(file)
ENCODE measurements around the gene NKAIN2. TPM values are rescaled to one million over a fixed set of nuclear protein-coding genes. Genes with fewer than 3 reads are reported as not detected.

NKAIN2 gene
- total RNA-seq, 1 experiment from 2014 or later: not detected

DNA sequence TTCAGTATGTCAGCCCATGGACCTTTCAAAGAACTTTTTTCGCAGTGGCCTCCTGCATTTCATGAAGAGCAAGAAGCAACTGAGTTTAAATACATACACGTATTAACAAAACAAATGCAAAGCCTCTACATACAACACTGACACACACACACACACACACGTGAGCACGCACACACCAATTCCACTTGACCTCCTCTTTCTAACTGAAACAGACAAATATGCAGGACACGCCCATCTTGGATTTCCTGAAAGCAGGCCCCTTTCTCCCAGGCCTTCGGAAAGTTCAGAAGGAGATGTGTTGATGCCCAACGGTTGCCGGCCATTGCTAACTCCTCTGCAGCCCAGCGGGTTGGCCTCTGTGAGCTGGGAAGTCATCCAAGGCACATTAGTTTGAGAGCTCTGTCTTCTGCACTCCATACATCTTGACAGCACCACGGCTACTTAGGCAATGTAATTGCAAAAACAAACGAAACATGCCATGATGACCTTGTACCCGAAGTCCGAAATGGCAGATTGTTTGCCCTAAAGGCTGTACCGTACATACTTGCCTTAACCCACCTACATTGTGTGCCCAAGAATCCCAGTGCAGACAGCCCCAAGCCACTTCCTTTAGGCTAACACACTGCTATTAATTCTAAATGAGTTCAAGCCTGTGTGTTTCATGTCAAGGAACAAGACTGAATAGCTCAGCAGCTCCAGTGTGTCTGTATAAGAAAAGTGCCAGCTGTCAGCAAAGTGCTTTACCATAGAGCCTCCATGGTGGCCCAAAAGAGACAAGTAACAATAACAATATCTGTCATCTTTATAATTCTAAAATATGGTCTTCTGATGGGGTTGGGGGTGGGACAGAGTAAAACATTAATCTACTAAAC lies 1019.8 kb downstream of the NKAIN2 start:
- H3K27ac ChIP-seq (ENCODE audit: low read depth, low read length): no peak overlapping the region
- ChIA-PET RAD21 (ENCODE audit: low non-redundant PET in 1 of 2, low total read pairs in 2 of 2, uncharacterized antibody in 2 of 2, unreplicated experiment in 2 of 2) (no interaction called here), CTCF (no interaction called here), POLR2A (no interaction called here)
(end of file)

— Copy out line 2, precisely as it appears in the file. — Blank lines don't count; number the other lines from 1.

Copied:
NKAIN2 gene